MIP Care Resource Connect: A charity for the mentally incapacitated
Founded in 2019 by a group of diversified professionals encompassing medical experts, lawyers, bankers, educators, and patient carers, the MIP Care Resource Connect (MIPCRC) is a charitable organization that aims to deliver relevant knowledge and resources via a web-based platform to the carers and healthcare professionals taking care of the MIPs.6 In addition to complementing the clinical services, MIPCRC also aims to raise public awareness on the issues stemming from mental incapacity.6 As mental incapacity is often neglected by the public with little information available, MIPCRC also lists out other available organizations or social support groups to provide a pathway for the carers to obtain further information or seek additional support in terms of specific MIP-related services.6
Embracing the mission and vision to ‘CONNECT different parties and resources for the MIPs and their caregivers’, MIPCRC has provided a myriad of resources to MIPs and their families, including the introduction and education of various “preventive & protective” legal tools such as the ‘3 instruments of peace’, which are EPA, AD and will.6,7 Whereas an EPA is a legal document that allows owners to appoint an attorney on their behalf to manage their financial matters once they become mentally incapacitated in the future, an AD is a legal document to be signed in advance by owners to inform their treating physicians to provide life sustaining treatment or not once they become terminally ill or fail to make appropriate medical decisions.7 On the other hand, a will legally governs how the owners’ assets will be distributed after their death, regardless of the intestate inheritance law or the inheritors’ relationship to the owners.7
The common lack of preparation among MIPs and their families in Hong Kong
To capture the public’s understanding and attitude towards mental capacity and the ‘3 instruments of peace’, MIPCRC conducted a cross-sectional, 34 item, bilingual and self-rated online questionnaire survey with a sample size of 646 from July to September 2020.7 Through this questionnaire, MIPCRC aimed not only to raise the public awareness on mental capacity-related issues, but also to facilitate the early preparation of healthcare and financial planning for individuals.7
The study discovered that 45% of respondents were the breadwinners of their families, while 33% (n=213) had taken care of family members who were MIPs.7 The most common causes of mental incapacity were dementia, stroke and developmental disorders, accounting for 51%, 34% and 22% of the respondents, respectively.7 For those who needed to take care of MIPs, a majority of them (53%) were most concerned about making medical decisions for MIPs, while paying for daily care and living expenses (44%) and handling finance (30%) were the second and third most concerned matters, respectively (Figure 1).7 Nevertheless, more than 80% of the MIPs failed to arrange the ‘3 instruments of peace’ when they were mentally sound (Figure 2).7 Although 84% of the respondents had thought about the risk of losing decision-making capacity themselves one day, only a minority had prepared the ‘3 instruments of peace’, mainly due to their lack of knowledge in this regard where 66% and 41% of respondents had not heard about EPA and AD, respectively (Figure 3).7 Gladly, after explaining the concepts of the ‘3 instruments of peace’, 78%, 79% and 68% of the respondents would consider making EPA, AD and will, respectively (Figure 4).7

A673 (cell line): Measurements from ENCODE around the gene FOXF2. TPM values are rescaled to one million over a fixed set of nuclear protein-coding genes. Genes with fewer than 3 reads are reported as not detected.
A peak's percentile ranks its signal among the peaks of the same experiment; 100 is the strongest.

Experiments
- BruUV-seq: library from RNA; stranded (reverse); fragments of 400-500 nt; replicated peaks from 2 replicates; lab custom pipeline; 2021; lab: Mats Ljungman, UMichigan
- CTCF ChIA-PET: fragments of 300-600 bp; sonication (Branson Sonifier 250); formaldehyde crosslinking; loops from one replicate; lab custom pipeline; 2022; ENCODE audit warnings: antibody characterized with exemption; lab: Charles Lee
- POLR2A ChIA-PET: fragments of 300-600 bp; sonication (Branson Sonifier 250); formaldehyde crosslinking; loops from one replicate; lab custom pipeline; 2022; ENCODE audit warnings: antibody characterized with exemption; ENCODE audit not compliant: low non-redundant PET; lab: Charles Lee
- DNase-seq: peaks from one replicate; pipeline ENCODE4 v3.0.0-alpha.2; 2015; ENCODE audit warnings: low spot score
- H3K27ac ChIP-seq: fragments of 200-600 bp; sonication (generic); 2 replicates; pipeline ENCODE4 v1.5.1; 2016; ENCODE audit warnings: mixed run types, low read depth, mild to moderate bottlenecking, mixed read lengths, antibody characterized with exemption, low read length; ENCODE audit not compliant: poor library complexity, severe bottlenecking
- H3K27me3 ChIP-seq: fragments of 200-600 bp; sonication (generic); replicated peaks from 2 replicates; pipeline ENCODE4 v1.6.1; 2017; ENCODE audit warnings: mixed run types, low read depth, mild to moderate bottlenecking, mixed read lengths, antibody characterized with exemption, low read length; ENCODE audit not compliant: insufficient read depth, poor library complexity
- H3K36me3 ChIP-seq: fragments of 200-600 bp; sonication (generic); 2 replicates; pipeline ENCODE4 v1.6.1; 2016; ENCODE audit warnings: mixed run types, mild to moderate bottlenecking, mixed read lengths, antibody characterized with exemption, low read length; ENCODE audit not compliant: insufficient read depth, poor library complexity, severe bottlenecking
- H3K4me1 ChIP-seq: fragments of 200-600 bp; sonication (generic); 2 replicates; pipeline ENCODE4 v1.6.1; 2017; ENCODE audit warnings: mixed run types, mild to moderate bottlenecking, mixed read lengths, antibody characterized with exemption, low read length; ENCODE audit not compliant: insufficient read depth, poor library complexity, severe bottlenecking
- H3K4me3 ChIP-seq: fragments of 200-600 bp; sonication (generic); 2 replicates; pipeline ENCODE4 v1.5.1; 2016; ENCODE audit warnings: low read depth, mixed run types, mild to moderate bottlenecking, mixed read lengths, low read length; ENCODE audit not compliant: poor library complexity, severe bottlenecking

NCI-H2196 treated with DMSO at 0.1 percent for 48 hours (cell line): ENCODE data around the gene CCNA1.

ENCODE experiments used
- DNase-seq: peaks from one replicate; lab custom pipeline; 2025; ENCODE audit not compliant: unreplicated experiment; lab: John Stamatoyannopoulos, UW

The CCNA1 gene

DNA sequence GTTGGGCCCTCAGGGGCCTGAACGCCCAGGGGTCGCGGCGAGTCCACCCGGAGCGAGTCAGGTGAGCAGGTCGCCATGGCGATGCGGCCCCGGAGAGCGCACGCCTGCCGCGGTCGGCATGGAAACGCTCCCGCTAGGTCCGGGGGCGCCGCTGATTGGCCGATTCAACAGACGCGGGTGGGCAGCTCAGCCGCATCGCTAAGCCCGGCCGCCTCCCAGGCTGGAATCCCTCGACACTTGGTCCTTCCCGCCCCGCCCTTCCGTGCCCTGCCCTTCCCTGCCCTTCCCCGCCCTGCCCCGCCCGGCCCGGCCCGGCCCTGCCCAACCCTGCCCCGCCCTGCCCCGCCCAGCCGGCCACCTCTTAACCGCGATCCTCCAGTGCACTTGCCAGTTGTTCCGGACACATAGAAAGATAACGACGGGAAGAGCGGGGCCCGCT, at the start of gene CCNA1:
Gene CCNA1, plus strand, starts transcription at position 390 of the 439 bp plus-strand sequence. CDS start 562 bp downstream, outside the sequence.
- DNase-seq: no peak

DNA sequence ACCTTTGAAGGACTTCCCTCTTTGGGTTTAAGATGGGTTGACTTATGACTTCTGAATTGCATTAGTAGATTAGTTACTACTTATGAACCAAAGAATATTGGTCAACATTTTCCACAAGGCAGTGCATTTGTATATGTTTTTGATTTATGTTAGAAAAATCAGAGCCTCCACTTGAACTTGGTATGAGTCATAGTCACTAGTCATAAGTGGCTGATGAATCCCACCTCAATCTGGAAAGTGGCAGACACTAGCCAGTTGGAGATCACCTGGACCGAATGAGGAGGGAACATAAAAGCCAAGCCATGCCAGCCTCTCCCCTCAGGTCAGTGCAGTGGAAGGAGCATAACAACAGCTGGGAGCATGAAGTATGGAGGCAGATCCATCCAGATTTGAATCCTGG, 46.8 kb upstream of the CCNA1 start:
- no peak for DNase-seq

The general concept of mental capacity
The questionnaire signifies that the public’s understanding of the importance of mental capacity and the ‘3 instruments of peace’ is still weak and these instruments are under-utilized in Hong Kong. Reassuringly, at least 70-80% of respondents would consider these instruments when being adequately inculcated with, which may indicate that earlier education and more extensive information dissemination to the public and carers could in fact turn their negligence into vigilance.7 Clinicians, especially the general practitioners and specialists who look after patients with cognitive impairment, could play the role of an initial advocate as they know the patients and their family caregivers the best, and are often the most important source of healthcare information for the patients and their carers.8
As over 50% of the MIPs had dementia according to the survey, and that local prevalence data have projected that the number of patients aged 60 and above with dementia will skyrocket by 222% from approximately 103,000 in 2009 to over 332,000 in 2039, GP should keep much closer attention to this group of patients whenever they are encountered in daily practice.7,9 In a previous literature review, patients at early-stage dementia may retain the ability to state their wishes and express desire to participate in daily decision-making activities.10 Therefore, while these patients are still mentally sound even though are facing the risk of mental deterioration, a simple signature to direct them to MIP supporting services such as the MIPCRC website (mipcrc.org.hk), in addition to routine medical treatment, can help the patients and their carers become more aware of such issue and make timely preparation to best protect their interests in the future.
Not as common as dementia, children with developmental disorder are another group of vulnerable individuals who can easily fall prey to monetary fraud when their parents can no longer assist their asset management due to health problems or death one day. For this vulnerable group, MIPCRC is taking an active role in advising the Hong Kong Government on the setup of the “Special Needs Trust”, which is a pilot trust mechanism that seeks reliable trustees from the government or public organizations to provide financial planning and settle financial disputes at reasonable charges for those with special needs when their parents pass away.11
Overall, mental incapacity remains an underrecognized issue that should deserve more public attention to facilitate earlier preparation. Through the concerted efforts of clinicians, carers and social organizations such as the MIPCRC, it is believed that the mission of “To prepare when we are smart, and to protect when ones lose the decision-making capacity” (精靈時綢繆，老大不用愁) can be accomplished in Hong Kong.